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opossum

PHOTO COURTESY OF GARRY KESSLER

An opossum

May 3, 2019, Page A8-A9

NATURE NOTES

By Annie Reid
Westborough Community Land Trust

Our local marsupial

We’ve all heard of marsupials – those mammals that carry their developing young around in a pouch – but did you know we have one in our local woods? If you’ve glimpsed an opossum, you’ve seen the only marsupial in the United States and Canada.

The Virginia opossum (Didelphis virginiana) is probably more common than you might think. You might have noticed a road-killed opossum, or spotted a live one eating rotting fruit, suet or birdseed or even cat food left outside. Or perhaps you’ve seen its somewhat star-shaped tracks in snow or mud. Walkers at the Westborough Community Land Trust’s tracking walk in January got good looks at opossum tracks at the state wildlife management area in Westborough.

Our “possums” aren’t easy to see. They’re about the size of a housecat and are usually light gray with a white, pointed face and pink nose. They’re loners and wanderers, active mainly at night, and they spend time in trees as well as on the ground. If you happen to spot one walking, you’ll see that it seems to move slowly and kind of awkwardly. They don’t hibernate, so you might see one at any time of year.

It’s now the breeding season for our only marsupial (February to June). So how does reproduction work with a pouch? Female opossums have not one uterus, but two. There the young begin development, but only for two weeks. Then they’re born and crawl over the mother’s fur to her pouch. At this point they’re tiny – the size of a raisin, dime or honeybee. Inside the pouch are 13 nipples arranged in a circle, and the young latch on and stay that way for about the next two months. Many more than 13 are born, so all do not survive. When ready, the young climb out of the pouch onto the mother’s back. After a couple of months of riding and following her, they become independent.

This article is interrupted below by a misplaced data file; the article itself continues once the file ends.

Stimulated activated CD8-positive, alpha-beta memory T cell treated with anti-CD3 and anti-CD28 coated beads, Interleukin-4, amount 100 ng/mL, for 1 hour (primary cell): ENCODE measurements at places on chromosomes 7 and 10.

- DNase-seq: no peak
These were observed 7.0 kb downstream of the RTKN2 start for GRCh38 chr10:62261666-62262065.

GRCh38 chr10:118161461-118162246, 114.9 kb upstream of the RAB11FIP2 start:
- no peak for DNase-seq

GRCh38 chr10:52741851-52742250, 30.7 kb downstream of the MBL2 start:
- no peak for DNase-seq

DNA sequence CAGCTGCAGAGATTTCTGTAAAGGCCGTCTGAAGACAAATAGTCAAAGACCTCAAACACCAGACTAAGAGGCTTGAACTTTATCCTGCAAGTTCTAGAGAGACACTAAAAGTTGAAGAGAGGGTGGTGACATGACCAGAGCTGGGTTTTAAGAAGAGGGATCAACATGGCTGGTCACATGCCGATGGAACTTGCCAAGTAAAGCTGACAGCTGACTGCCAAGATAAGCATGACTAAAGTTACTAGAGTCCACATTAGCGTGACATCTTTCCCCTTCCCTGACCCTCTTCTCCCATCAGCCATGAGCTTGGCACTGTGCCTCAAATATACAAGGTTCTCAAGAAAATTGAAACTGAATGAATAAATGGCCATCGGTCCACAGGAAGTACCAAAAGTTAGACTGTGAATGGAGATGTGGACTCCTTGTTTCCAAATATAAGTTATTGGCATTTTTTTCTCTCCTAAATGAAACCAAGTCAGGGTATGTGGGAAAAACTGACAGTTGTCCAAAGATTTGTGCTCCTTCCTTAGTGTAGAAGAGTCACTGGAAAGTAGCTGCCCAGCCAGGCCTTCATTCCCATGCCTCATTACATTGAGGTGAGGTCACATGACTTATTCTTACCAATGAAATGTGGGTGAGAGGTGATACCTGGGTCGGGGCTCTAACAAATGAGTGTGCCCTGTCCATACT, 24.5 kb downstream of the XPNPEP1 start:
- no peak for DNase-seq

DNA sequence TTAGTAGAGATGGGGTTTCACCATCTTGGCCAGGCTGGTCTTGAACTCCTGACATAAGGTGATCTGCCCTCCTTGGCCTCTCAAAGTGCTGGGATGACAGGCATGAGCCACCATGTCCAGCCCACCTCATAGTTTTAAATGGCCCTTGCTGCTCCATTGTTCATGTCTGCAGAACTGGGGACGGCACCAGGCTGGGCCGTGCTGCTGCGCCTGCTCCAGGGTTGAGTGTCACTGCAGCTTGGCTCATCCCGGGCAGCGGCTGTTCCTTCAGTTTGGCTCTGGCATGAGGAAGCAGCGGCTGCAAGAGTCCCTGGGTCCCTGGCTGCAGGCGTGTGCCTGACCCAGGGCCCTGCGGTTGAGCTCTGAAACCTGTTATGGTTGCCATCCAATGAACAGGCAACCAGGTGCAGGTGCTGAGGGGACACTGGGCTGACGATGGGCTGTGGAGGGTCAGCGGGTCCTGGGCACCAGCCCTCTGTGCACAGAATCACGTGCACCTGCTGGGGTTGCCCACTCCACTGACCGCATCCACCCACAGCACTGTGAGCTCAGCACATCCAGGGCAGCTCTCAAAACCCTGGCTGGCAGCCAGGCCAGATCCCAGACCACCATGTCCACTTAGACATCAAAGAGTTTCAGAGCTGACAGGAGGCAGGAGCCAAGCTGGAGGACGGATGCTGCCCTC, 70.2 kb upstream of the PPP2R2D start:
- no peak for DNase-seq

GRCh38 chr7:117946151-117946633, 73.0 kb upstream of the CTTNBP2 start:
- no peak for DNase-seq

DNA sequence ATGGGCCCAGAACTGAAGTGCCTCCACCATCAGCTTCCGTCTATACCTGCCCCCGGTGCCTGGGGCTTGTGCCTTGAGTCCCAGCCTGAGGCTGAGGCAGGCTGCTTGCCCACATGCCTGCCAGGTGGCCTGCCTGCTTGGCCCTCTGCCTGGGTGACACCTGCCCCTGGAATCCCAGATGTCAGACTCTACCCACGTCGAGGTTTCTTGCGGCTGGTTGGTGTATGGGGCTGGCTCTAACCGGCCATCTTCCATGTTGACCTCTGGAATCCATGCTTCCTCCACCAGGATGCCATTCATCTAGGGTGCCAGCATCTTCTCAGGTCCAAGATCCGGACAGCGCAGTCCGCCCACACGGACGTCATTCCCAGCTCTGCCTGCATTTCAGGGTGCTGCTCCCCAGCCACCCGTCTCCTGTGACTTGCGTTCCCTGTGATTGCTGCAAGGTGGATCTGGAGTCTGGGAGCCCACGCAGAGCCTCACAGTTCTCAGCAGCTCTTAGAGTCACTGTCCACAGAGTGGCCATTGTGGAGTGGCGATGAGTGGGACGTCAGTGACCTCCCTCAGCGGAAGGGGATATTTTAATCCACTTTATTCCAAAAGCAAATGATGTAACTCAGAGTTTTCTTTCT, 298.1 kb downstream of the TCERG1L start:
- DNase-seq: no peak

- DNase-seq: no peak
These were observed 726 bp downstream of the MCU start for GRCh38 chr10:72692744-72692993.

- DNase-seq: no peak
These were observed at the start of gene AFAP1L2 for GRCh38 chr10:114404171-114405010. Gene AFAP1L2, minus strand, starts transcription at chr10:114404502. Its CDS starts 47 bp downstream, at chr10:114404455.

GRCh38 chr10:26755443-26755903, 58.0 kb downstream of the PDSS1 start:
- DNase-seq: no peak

Virginia opossums are famous for “playing dead.” When threatened, an opossum might hiss and bare its teeth, run away or climb a tree, but if the danger is great and retreat unlikely, it will fall over in an unconscious, death-like state lasting up to several hours. This behavior seems to be a reflex of sorts, not a deliberate act of pretending. People have been known to pick up an opossum in this state and carry it around by the tail (but please don’t try this). Once danger passes, the opossum revives.

What else is unusual about opossums? For one, their long, rat-like tail is prehensile, meaning it can grasp things. This ability is useful for walking along branches, or for carrying leaves or grass while climbing. Also, on each back foot opossums have an opposable “thumb” that can close against their other four toes, so they can grasp a branch with their back feet and hang upside-down.

Finally, opossums have 50 teeth, more than any other land mammal in the United States and Canada. They eat all sorts of things – fruit, plants, insects, worms, mice, frogs, carrion, garbage. They groom themselves thoroughly, and in the process consume any ticks on their body. They’re not especially susceptible to rabies, probably because their body temperature is lower than that of other mammals.

How did we end up with a marsupial? Opossums came here, not from Australia (land of marsupials like kangaroos), but from South America. North and South America were once separate, but they were joined by a land bridge about 3 million years ago. A great interchange followed, with South American plants and animals moving northward and North American plants and animals moving southward. Even today there are 9 species of opossum in Costa Rica, and our Virginia opossum is continuing to expand its range northward into Canada.





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Nature Notes is printed in The Westborough News on behalf of WCLT (Westborough Community Land Trust). Report your own local nature sightings (or check out what others have seen) on WCLT's Facebook page! Find more information about enjoying nature in Westborough, including trail maps and a calendar of events, at the WCLT website

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